This politically motivated exhibition took its subtitle from leftist philosopher Herbert Marcuse’s assertions about the necessity of challenging not just the dominant sociopolitical order, but, as curator Natalie Musteata puts it, “Reason itself.” Featuring the work of a small group of international artists concerned with reflecting upon and fomenting geo-political unrest, the exhibition was timed to coincide with the anniversary of the World Trade Center disaster. By the end of its opening day, the show’s timeliness had already been affirmed by an attack on U.S. diplomatic compounds in Benghazi and a black Islamic flag flying over the U.S. embassy in Cairo.
Moroccan-born Mounir Fatmi’s G8-The Brooms (Contamination), 2008, which focuses on flags as symbols of national power, appears especially relevant in light of these events. The work comprises 12 push brooms with flags affixed to their extra-long handles. Intermingled among the familiar colors of the G8 nations are four black flags. Whether these “contaminating” interlopers are placeholders for nations excluded from the G8 or, instead, suggest the potential for an all-out subversion of the dominant political-economic order remains unclear. Less ambiguous is the implication that the future community of nations will depend in one way or another upon working-class labor, as symbolized by the quotidian objects Fatmi has used for flagpoles.
The theme of contamination reappeared in a 2009-12 video by Slovakian artist Tomáš Rafa documenting a Swiss anti-abortion rally and its counterprotest. Manifesting a moment of collusion between church and state, the video cuts between the crosses held by rally participants-several clergymen among them-and the weapons used by police to fend off pro-choice activists. At one point the officers turn a fire hose upon a group of marchers, bedraggling the bearers of a sign supporting women’s rights but failing to prevent them from contaminating the solemn atmosphere of the state-sanctioned rally. This video is just one in a series by Rafa that also documents a queer parade in the Czech Republic, a May Day celebration in Germany and an Occupy protest in the U.S.
While these videos highlight the boisterous side of political action, Indian artist Shilpa Gupta’s Tryst with Destiny (2007-08) demonstrates how soft-spokenness and subtle intonation can also speak volumes. This elegant work, which was installed in a small room near the front of the gallery, consists of a vintage microphone emitting Gupta’s barely audible, sung rendition of the speech given by the first prime minister of India following the country’s independence from British rule. When Gupta sings, “The service of India means the service of millions who suffer,” her wavering, off-key voice indicates the yawning chasm between idealistic sentiment and sociopolitical reality.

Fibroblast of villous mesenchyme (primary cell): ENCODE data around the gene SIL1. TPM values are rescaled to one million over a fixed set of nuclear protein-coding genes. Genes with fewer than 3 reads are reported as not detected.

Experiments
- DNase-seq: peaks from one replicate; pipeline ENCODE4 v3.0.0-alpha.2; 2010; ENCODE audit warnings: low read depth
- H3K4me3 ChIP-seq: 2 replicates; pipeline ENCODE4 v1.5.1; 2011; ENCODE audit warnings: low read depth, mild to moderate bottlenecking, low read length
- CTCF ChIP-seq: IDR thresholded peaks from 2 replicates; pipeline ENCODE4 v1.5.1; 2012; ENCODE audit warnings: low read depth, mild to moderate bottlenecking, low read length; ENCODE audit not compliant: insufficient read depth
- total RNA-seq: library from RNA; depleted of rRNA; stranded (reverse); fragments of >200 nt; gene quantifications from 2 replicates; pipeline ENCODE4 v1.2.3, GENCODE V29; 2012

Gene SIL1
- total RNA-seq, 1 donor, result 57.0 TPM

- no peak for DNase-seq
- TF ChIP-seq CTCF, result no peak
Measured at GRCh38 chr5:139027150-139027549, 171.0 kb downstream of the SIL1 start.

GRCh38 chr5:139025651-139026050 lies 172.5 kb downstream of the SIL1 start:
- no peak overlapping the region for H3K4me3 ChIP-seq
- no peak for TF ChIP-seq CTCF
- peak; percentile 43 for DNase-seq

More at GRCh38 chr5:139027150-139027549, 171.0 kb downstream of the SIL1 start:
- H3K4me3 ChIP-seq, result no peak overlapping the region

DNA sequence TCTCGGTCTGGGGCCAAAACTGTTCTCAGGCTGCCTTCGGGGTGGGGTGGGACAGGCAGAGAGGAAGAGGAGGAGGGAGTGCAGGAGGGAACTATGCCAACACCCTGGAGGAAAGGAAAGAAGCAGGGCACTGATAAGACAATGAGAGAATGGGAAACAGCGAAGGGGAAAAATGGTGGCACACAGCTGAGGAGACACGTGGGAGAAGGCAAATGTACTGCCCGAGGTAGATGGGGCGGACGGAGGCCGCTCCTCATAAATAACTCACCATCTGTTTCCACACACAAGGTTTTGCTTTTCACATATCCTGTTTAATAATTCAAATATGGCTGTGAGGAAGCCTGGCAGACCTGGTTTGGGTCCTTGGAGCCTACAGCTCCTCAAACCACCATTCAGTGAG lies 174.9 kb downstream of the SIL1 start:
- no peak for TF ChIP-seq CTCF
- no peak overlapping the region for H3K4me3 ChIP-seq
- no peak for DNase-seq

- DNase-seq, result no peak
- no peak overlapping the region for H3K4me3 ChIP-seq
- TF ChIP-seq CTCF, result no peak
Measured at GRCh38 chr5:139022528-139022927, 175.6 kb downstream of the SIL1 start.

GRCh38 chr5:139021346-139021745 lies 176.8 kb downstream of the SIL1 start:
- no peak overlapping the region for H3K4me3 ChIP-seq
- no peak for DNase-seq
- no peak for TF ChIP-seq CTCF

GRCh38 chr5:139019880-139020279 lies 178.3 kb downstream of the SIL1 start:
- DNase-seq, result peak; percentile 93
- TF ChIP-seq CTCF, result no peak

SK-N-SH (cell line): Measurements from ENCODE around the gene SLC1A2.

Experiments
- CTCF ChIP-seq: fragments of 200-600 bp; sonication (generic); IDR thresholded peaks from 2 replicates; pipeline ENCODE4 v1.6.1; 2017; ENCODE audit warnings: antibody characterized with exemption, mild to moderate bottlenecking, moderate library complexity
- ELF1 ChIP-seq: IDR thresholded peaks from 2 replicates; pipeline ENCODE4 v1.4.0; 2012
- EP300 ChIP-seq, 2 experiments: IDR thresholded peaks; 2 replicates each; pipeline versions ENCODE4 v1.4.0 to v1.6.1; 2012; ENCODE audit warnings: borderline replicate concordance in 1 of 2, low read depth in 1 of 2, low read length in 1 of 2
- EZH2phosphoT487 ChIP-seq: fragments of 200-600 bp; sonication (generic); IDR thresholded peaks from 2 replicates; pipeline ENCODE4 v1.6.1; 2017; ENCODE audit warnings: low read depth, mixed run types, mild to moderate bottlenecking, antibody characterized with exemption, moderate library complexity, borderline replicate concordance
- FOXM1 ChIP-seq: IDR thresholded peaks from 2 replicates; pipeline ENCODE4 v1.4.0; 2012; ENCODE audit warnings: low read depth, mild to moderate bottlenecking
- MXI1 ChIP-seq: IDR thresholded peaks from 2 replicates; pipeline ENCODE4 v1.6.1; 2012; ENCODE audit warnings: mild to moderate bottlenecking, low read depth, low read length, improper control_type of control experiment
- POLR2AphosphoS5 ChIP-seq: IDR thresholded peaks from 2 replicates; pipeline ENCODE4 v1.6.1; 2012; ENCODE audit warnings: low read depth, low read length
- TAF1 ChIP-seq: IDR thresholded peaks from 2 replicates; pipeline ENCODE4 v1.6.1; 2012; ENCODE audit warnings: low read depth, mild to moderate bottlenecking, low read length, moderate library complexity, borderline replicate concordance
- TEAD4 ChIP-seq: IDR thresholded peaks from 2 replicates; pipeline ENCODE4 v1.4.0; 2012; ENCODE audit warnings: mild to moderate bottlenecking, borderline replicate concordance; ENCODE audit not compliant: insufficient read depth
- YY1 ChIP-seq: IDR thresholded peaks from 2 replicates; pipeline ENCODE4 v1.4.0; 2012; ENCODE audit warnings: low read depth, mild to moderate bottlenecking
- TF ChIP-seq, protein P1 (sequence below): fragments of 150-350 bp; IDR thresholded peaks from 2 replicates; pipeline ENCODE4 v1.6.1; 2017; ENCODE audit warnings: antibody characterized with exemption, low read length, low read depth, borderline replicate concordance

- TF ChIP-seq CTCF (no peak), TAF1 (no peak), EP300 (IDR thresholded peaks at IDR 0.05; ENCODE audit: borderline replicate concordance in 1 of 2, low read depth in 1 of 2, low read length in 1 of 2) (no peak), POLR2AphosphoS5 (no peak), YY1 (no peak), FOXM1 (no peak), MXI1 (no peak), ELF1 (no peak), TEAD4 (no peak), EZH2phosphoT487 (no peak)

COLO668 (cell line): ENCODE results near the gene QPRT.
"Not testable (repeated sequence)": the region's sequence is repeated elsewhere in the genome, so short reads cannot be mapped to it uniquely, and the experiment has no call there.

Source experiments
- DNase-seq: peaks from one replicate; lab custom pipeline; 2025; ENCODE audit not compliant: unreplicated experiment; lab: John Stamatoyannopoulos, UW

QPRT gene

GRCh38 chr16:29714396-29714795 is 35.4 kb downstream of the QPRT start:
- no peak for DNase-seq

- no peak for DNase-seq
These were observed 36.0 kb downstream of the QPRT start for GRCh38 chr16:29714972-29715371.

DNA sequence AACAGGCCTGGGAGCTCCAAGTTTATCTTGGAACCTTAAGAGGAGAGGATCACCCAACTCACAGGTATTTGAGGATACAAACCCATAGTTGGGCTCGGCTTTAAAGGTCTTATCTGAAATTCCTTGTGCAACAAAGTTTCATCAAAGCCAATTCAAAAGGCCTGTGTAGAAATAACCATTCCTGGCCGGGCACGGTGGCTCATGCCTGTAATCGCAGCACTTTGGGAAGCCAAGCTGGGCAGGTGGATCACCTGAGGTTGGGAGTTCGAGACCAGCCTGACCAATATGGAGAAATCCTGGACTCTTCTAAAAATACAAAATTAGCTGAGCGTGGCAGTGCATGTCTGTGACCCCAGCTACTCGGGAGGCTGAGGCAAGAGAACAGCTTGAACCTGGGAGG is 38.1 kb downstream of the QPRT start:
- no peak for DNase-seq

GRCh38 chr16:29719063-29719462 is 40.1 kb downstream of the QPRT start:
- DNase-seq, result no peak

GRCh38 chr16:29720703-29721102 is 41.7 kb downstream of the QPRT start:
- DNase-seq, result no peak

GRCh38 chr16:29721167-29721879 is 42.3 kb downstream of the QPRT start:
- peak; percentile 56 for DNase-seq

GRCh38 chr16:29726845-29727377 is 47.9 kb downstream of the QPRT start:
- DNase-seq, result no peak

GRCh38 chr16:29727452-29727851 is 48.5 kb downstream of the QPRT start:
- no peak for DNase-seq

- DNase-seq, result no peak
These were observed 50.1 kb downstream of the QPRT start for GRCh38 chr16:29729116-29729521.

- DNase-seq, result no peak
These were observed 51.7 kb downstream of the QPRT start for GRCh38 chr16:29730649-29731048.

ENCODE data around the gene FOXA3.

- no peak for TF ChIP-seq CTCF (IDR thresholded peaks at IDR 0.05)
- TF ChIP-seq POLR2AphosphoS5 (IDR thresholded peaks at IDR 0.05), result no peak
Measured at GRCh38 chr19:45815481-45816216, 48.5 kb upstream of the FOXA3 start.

Perhaps unsurprisingly, the works that seemed most closely allied with a Marcusian “revolt against reason” were also those whose political messages were less outwardly apparent. Franco-British artist Alexandre Singh has sliced up an issue of The Economist magazine and rearranged its words into cryptic messages on a piece of plywood. In a painting and an animation by Tehran-born Tala Madani, cartoonish figures take part in bizarre acts of autoeroticism and violence. A series of inkjet prints by Egyptian artist Iman Issa, based upon Mubarak-era election posters, reassemble their appropriated iconography into indecipherable formal abstractions.
The show’s remaining works included a group of protest signs by the Paris collective Claire Fontaine and a video by Kurdish/Turkish artist Ahmet ÖÄ?üt. Shot on location at Zuccotti park in the days leading up to Occupy’s eviction, ÖÄ?üt’s work memorializes the tents that have yet to reoccupy Lower Manhattan.
Photo: Alexandre Singh: The Economist (Chosen to Emit), 2007, collage on pressure-treated plywood, 24 by 36 inches; in “Unrest: Revolt Against Reason” at Apex Art.